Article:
NORTH AMERICAN TEENS
No Canadian province or territory mandates Holocaust education as part of their secondary school curricula. In the United States, only 22 states require Holocaust education as part of their secondary school curricula.
While some teachers introduce Holocaust education through history or literature, many students first encounter the Holocaust and other state-sanctioned and systematic mass murders through nontraditional sources, such as though comic books, social media accounts, video games, and television shows.
We used a pre/post-treatment survey to assess what 3,593 teens across Canada and the United States know and think about the Holocaust and antisemitism. Our treatment was a two-day virtual conference called Education Days, organized by Liberation75.
Based on the data we collected, we came to the following conclusions:
STUDENTS HAVE KNOWLEDGE ABOUT JEWS AND ANTISEMITISM
69.28% of students understand that Jews are defined as belonging to an ethno-religious group.
53.98% of students understand that antisemitism is hatred that is directed toward the Jewish people.
STUDENTS HAVE WITNESSED ANTISEMITISM
42% of students said they unequivocally witnessed an antisemitic event even though the vast majority of study participants self-identified as non-Jewish.
The anecdotes students shared about these events were disturbing and occasionally violent. In addition to the traditional antisemitic tropes, examples included hearing jokes about Jewish people being put into ovens, celebrations of the Pittsburgh synagogue shooting, and hateful comments on social media or gaming platforms.
STUDENTS LEARN ABOUT THE HOLOCAUST OUTSIDE OF SCHOOL
Before the educational treatment, 80% of respondents reported that they had heard of the Holocaust; however 40% of these students heard about the Holocaust on social media.
STUDENTS HAVE BEEN IMPACTED BY HOLOCAUST DENIAL
32.90% of students don't know what to think about the Holocaust, think the number of Jews who died has been exaggerated, or question whether the Holocaust even happened.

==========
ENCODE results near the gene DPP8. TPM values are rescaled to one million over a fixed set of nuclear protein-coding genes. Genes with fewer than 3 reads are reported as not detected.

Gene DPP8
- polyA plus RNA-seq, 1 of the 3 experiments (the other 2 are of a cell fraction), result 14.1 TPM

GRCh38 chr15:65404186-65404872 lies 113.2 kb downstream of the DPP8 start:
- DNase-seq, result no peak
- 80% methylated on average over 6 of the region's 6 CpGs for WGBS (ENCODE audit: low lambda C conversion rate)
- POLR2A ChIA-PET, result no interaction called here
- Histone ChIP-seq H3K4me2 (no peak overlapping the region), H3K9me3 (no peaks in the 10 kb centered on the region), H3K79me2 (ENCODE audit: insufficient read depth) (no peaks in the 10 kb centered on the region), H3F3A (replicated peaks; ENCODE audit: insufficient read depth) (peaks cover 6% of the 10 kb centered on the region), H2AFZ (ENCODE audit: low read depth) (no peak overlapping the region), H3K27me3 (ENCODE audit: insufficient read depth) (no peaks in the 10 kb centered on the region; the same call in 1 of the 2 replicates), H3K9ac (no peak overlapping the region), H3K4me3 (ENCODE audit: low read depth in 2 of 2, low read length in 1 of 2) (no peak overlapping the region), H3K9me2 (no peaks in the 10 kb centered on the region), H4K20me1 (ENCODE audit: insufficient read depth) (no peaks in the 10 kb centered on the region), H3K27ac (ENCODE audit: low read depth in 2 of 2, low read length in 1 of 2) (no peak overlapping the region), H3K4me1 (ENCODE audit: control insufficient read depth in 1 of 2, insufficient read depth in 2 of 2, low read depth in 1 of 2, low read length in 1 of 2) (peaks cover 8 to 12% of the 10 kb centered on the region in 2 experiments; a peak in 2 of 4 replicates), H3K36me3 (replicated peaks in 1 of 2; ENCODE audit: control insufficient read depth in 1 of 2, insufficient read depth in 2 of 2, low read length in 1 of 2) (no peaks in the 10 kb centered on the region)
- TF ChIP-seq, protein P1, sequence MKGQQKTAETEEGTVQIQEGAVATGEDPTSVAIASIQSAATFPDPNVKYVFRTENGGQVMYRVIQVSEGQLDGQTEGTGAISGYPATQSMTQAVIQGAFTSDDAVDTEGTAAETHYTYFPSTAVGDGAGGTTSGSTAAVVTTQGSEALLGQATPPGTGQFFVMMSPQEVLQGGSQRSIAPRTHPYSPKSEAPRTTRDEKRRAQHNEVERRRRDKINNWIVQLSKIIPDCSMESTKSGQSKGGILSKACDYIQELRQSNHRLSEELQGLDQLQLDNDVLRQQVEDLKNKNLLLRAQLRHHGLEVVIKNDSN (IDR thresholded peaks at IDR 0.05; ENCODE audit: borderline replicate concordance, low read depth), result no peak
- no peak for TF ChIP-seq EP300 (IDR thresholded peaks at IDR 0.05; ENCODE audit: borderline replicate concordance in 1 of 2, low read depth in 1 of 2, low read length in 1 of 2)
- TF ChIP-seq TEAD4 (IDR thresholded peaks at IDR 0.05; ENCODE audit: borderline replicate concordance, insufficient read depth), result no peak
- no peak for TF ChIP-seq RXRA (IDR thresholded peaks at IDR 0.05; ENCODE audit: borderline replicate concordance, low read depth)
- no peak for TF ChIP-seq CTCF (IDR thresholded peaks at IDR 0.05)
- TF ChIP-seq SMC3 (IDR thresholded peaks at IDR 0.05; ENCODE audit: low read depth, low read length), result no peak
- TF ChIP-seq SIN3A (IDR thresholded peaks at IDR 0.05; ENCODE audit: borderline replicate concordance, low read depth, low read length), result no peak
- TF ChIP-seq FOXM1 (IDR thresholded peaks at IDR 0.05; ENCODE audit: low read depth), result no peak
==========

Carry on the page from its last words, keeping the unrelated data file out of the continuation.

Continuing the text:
LEARNING ABOUT THE HOLOCAUST HAS A POSITIVE IMPACT
After experiencing the educational treatment, students were 9% more likely to act if they observed an antisemitic event occurring.
STUDENTS BENEFIT FROM EDUCATIONAL MANDATES
When asked how often respondents believe Jews experience antisemitism in the place where they live, respondents from Florida (where educational mandates exist) responded 'a lot' 17% more often than respondents from Ontario (where no such mandate exists).
Florida students were more likely (+3.93%) to agree that the Holocaust occurred and less likely to express questioning or denial than students from Ontario schools.
Florida students were more likely to state that the Holocaust could happen again (+11.75%) and less likely to state that it could not (-4.46%).
STUDENTS WANT TO LEARN MORE
Students want to become more literate in Holocaust and genocide studies.
92.64% of Ontario students said they wanted to learn more about the Holocaust, and 87.19% reported interest in learning about other genocides.
Given these results, we are calling on provincial and territorial governments across Canada to mandate more robust teaching of the Holocaust and antisemitism within curricula to ensure our youth know about the dangers of what happens when hate goes unchecked and we don’t stand up for each other. Many Canadian and international organizations have developed and organized curricular resources that Canadian teachers can use to implement this policy.
We strongly believe that Holocaust and genocide literacy results in a student body more likely to prevent bullying, discrimination, and other intergroup conflicts at early, nonviolent stages, as well as a generation of future leaders positioned to prevent and mitigate conflict at late, violent stages.
FOR MORE INFORMATION
MEDIA CONTACT: Naomi Parness: (416) 580-0601
This study was conducted by Dr. Alexis Lerner, Presidential Data Postdoctoral Fellow at Western University, on behalf of Liberation75.
This study was made possible in part through the generous financial support of the Ontario Anti-Racism Directorate, a Government of Ontario initiative designed to build a more inclusive society, where communities are protected against racism, discrimination, and hate.